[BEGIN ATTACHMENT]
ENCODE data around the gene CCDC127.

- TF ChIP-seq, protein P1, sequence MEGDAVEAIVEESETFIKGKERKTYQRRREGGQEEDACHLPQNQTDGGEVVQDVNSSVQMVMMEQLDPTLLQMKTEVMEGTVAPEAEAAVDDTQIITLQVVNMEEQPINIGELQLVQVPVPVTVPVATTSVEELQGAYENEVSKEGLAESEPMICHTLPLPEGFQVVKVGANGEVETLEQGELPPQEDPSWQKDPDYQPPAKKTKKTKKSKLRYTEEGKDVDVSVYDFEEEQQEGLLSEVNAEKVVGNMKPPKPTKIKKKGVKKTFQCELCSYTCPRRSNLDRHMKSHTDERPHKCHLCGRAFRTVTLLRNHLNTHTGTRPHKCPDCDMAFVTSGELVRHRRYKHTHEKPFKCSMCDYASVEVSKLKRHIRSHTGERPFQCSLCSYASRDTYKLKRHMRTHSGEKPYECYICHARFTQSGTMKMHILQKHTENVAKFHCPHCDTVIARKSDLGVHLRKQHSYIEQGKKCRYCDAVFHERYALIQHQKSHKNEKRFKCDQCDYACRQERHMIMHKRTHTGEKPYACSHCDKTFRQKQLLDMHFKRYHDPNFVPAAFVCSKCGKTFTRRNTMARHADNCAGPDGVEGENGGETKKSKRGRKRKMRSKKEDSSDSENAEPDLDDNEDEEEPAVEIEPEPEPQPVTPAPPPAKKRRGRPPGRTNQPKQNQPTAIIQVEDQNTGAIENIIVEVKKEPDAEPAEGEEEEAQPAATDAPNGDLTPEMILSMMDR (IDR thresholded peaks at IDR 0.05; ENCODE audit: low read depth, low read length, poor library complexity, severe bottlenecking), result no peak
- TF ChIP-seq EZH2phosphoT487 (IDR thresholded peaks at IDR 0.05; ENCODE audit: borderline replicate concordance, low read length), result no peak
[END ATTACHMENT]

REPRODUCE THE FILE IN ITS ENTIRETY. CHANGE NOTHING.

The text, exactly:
ENCODE data around the gene CCDC127.

- TF ChIP-seq, protein P1, sequence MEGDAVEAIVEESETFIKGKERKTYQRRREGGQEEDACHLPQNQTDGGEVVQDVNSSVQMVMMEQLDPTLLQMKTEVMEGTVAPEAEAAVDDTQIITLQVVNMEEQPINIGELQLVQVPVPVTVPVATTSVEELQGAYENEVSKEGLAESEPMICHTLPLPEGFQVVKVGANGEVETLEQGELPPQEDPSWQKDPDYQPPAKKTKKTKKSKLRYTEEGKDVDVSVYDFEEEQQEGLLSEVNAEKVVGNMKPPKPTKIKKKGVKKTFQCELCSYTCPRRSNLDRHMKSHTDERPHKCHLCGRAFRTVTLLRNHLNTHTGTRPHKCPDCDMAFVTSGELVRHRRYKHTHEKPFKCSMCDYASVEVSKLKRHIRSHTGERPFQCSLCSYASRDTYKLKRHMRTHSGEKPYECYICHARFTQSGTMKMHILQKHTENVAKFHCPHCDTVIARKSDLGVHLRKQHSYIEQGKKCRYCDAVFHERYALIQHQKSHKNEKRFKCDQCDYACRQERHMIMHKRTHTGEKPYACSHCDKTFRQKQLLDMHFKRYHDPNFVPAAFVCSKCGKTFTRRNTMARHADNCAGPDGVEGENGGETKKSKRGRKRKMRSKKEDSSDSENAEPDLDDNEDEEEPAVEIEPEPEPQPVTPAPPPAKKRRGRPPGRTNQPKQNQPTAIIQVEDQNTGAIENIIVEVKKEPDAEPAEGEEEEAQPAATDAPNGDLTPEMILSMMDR (IDR thresholded peaks at IDR 0.05; ENCODE audit: low read depth, low read length, poor library complexity, severe bottlenecking), result no peak
- TF ChIP-seq EZH2phosphoT487 (IDR thresholded peaks at IDR 0.05; ENCODE audit: borderline replicate concordance, low read length), result no peak